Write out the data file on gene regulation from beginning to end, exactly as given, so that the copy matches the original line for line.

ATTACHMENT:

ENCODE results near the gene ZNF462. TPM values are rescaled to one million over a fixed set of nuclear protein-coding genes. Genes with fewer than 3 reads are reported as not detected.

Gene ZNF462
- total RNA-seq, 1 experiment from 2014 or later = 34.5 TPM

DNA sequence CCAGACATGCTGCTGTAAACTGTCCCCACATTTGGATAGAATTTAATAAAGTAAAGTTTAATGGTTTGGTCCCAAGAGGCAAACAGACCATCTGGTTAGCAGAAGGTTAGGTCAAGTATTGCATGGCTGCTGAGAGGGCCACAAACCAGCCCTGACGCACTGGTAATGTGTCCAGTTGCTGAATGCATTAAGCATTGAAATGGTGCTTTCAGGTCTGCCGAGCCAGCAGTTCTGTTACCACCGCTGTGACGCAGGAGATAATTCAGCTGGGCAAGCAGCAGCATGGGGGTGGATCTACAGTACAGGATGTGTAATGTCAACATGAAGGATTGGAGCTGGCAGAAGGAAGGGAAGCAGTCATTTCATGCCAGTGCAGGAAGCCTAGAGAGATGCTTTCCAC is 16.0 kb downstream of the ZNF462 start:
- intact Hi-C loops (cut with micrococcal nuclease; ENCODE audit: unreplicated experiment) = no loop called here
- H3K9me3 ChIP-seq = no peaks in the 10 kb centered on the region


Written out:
ENCODE results near the gene ZNF462. TPM values are rescaled to one million over a fixed set of nuclear protein-coding genes. Genes with fewer than 3 reads are reported as not detected.

Gene ZNF462
- total RNA-seq, 1 experiment from 2014 or later = 34.5 TPM

DNA sequence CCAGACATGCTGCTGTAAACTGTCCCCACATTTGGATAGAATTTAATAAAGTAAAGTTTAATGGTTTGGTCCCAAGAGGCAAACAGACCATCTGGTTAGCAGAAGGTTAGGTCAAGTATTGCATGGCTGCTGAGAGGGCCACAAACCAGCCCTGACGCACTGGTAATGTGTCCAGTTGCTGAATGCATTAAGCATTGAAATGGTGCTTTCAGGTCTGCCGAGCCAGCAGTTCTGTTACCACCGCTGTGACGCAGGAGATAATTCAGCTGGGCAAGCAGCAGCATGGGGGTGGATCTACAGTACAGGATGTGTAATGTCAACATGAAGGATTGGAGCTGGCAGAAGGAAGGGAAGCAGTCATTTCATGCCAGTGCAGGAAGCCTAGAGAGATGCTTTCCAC is 16.0 kb downstream of the ZNF462 start:
- intact Hi-C loops (cut with micrococcal nuclease; ENCODE audit: unreplicated experiment) = no loop called here
- H3K9me3 ChIP-seq = no peaks in the 10 kb centered on the region